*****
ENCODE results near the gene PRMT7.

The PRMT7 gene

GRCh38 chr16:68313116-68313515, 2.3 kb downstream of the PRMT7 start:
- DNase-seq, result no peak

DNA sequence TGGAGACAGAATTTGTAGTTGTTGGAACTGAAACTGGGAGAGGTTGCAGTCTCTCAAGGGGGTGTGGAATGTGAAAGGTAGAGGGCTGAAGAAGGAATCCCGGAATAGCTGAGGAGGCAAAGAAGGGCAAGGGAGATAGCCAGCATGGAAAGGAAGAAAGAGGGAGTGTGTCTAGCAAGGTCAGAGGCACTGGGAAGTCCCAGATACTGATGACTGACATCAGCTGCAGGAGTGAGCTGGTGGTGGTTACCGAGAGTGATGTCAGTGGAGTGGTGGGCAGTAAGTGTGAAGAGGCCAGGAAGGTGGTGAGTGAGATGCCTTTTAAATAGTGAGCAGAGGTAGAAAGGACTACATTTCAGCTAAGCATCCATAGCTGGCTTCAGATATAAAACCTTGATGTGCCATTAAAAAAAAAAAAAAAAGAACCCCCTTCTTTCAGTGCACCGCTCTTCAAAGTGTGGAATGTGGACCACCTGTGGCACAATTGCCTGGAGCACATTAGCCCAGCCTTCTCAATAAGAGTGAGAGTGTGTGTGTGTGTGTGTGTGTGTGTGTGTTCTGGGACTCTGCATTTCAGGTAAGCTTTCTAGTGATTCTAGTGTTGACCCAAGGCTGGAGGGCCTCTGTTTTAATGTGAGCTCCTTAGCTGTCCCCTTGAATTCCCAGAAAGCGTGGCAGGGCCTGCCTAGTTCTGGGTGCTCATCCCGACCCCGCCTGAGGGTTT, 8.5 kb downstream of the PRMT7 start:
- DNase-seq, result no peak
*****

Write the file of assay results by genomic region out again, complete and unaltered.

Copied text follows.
ENCODE results near the gene PRMT7.

The PRMT7 gene

GRCh38 chr16:68313116-68313515, 2.3 kb downstream of the PRMT7 start:
- DNase-seq, result no peak

DNA sequence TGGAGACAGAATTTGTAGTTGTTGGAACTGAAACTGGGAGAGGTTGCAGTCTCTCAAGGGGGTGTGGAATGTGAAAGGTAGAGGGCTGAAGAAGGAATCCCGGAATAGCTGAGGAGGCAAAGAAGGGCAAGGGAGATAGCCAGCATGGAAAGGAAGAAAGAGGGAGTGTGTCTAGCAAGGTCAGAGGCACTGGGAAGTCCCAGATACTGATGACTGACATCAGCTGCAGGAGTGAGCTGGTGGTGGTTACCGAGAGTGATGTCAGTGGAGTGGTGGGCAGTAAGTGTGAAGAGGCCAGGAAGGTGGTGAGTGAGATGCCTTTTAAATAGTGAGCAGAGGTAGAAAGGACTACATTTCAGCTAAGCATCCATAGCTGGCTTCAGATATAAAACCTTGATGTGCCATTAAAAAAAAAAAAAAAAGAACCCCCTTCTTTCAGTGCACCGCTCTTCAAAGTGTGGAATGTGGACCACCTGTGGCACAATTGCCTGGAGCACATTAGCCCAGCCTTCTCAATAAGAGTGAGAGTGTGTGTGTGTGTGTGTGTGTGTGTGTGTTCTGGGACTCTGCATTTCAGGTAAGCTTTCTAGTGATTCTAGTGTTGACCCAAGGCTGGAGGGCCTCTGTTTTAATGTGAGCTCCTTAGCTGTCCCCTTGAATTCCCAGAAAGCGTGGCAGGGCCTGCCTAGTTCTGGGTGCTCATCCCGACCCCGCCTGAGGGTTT, 8.5 kb downstream of the PRMT7 start:
- DNase-seq, result no peak